Laurel (Bay) Leaves

Laurel (Bay) Leaves

The bay leaf originated in Asia Minor and spread to the Mediterranean and other countries with suitable climates. Turkey is one of the main exporters of bay leaves. If eaten whole, bay leaves are pungent and have a sharp, bitter taste. As with many spices and flavorings, the fragrance of the laurel leave is more noticeable in cooked foods than the taste. When dried, the fragrance is herbal, slightly floral, and similar to oregano and thyme. Myrcene, which is a componet of many essential oils used in perfumery, can be extracted from the laurel leave.

Ancient Greeks crowned Olympic winners, scholars and poets with bay(the Latin meaning to praise the famous). The bay was sacred to Apollo, the Greek god of prophecy, poetry and healing. The fumes that the priestesses at Delphi breathed inspire prophetic visions were probably burning laurel leaves. The roof of the temple was made entirely of bay leaves for protection against disease, witchcaft and lightning. In Greek the word for laurel is dafni from the myth of the mymph, Daphe, who changed by Gaea into a laurel tree to escape Apollo’s advances. The Ancient Romans made extensive use for the laurel leave in medicine, they also used it as spice and even a decorative garland was made from it for use in the festivities associated with the Saturnalia festival that was celebrated each December.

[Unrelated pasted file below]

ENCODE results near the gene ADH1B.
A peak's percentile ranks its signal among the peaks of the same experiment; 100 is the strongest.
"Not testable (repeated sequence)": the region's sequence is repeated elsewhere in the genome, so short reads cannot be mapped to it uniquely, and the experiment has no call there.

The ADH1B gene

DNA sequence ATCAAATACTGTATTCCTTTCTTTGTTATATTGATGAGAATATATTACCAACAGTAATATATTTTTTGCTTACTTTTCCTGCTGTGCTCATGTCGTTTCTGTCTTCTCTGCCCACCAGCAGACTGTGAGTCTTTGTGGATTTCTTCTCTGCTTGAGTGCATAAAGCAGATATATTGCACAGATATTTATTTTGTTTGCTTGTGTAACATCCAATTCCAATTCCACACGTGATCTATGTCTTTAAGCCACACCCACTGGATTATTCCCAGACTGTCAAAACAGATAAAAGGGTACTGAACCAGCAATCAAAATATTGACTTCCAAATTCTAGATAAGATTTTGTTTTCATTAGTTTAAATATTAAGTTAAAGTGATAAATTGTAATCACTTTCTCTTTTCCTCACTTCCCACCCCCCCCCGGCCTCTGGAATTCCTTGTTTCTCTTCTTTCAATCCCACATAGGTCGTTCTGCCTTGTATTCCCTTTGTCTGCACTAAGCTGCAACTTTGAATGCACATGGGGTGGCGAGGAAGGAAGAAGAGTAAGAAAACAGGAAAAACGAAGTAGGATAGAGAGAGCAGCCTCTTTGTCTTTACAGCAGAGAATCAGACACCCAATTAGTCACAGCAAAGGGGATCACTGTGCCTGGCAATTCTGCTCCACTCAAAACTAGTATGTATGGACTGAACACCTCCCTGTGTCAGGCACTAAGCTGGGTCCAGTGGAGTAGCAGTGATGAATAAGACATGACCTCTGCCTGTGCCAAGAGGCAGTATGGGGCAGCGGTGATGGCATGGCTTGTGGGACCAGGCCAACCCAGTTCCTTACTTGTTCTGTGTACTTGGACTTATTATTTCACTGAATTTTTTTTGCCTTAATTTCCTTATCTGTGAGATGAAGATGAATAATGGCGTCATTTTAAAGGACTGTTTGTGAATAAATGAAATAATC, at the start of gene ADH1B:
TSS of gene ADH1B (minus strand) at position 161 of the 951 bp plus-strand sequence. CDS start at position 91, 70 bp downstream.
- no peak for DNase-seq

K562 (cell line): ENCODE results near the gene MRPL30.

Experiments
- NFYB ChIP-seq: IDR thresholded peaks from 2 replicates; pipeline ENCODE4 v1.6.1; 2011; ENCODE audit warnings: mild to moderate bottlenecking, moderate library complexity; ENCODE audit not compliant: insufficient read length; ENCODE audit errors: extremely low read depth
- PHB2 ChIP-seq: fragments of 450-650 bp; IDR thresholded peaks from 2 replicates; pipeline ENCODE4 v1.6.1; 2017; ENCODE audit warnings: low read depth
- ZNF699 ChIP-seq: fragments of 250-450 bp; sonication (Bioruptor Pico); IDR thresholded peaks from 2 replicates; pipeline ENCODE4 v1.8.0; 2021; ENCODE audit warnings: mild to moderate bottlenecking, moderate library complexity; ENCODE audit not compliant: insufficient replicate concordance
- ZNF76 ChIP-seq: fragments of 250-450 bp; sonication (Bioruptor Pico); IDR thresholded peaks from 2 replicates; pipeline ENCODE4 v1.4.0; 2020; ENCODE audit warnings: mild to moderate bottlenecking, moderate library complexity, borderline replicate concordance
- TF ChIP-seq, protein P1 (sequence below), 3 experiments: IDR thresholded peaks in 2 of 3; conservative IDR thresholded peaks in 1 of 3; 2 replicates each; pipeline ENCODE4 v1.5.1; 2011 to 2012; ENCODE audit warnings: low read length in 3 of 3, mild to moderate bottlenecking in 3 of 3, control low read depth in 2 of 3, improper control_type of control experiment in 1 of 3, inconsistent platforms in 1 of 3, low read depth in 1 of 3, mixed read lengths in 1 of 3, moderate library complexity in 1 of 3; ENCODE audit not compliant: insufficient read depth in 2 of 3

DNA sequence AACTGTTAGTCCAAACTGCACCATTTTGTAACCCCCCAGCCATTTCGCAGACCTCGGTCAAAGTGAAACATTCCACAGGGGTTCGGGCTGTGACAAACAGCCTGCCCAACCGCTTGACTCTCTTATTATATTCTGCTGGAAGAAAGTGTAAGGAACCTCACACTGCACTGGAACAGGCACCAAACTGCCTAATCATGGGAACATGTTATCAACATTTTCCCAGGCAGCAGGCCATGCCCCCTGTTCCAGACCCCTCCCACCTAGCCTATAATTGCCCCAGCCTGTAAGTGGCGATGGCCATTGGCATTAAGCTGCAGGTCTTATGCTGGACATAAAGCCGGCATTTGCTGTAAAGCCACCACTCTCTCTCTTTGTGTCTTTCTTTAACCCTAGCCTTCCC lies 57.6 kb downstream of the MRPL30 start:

Description and Cultivation

Bay is a hardy evergreen shrub that grows wild or cultivated, it can be grown as a single-trunked tree or a multi-trunked shrub. In warm areas it can as high as 18 m. The smooth bark may be olive-green or of a reddish hue. The luxurious, evergreen leaves are alternate, with short stalks, lanceolate, 8 to 10 cm long, the margin smooth and wavy. They are thick, smooth, and of a shining, dark green colour. The flowers are small, yellow and unisexual, and grow in small clusters. The fruits are small, red-blue single-seeded berries that later turn black about 12 mm in size. The laurel leave is native plant of the Mediterranean region and can be propagated in three basic methods by layering, sowing seeds or by taking cuttings from individual plants, trees are self-infertile, so a male tree is needed to set seed. Leaves can be harvested at any time.

Scientific Classification
Kingdom : Plantea
Division : Magnoliophyta
Class : Magnoliopsida
Order : Laurales
Family : Lauraceae
Genius : Laurus
Species : Laurus nobilis